Mistletoe’s link to romance goes way back
The custom of decorating with mistletoe goes back to the ceremonials of the Druids. It is a reminder of the ancient custom of keeping green things indoors in winter as a refuge for the spirits of the wood exiled by the severities of cold. The European mistletoe was a different species than the one that occurs in our part of the world. But the early settlers soon located the American look-a-like and adopted it as one of their most important ceremonial evergreens.
There are several mistletoe species in North America. The one commonly associated with the Christmas season is Phoradendron serotinum, which is found from New Jersey to Florida and into the Midwest. The generic designation is descriptive of the mistletoe lifestyle: “phor” is derived from the Greek word for “thief,” while “dendron” means “tree.” This canny plant does in fact “steal” much of its sustenance from host trees.
Mistletoe has been viewed as a pest that kills trees and devalues natural habitats, but in recent years it has also been recognized as an ecological keystone species that has a pervasive — often positive — influence over its community.
The tactic mistletoes employ to establish themselves high in the boughs of deciduous trees is ingenious. The seeds are coated with a very sticky substance (viscin) that’s poisonous to humans, causing severe irritation of the digestive tract. Nevertheless, numerous birds — notably cedar waxwings and bluebirds — are inordinately fond of the translucent white berries.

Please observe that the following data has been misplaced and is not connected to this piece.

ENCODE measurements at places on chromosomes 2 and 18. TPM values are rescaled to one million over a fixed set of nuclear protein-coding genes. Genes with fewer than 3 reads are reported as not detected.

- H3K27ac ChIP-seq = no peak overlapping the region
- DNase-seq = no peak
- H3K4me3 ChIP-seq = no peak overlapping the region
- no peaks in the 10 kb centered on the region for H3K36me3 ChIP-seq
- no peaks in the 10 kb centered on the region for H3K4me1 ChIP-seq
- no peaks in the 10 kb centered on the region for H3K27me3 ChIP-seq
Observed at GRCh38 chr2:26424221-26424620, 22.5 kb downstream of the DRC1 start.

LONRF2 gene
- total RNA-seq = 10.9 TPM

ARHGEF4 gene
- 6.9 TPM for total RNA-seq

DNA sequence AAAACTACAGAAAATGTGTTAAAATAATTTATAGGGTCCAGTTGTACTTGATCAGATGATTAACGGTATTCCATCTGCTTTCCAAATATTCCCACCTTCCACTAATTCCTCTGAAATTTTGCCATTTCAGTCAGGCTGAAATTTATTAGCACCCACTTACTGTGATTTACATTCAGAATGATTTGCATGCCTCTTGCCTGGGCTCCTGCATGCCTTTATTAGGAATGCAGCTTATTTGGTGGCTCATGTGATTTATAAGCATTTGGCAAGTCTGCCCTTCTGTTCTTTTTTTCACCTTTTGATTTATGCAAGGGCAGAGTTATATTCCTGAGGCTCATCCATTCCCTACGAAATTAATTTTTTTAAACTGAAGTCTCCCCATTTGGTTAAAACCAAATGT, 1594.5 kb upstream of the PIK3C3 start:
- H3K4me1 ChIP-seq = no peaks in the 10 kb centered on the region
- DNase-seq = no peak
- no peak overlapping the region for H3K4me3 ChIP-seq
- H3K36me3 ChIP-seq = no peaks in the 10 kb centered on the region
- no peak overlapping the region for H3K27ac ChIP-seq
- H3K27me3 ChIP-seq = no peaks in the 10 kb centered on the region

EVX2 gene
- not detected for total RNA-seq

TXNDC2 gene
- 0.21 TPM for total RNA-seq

A seed that has been eaten retains its adhesive qualities in the bird’s digestive tract and when excreted clings to any branch that it might hit. Seeds also stick to the beaks and claws of foraging birds. When they pause to groom themselves on tree limbs, the birds unwittingly distribute mistletoe seeds from treetop to treetop throughout the woodlands.
Germinating seeds then penetrate their hosts via short root-like structures called “haustoria” that allow mistletoe plants to siphon off water and minerals. Because mistletoe produces its own chlorophyll, it is only partially parasitic.
The tradition of smooching under the mistletoe descends from several cultures. It was a tradition of Greek festivals and marital ceremonies. A kiss under the mistletoe was interpreted as a promise to marry.
Curiously enough, 19th century anthropologist James Mooney noted that the ancient Cherokees observed that mistletoe “is found always with its roots fixed in the bark of some supporting tree or shrub from which it draws its sustenance. Thereby, they called by the name (“uda’li”), which signifies “it is married.”
See that green plant about the tree
I’ve set a spot for you and me
To experience our first kiss
Close your eyes and hope we don’t miss.
— By Holly Somer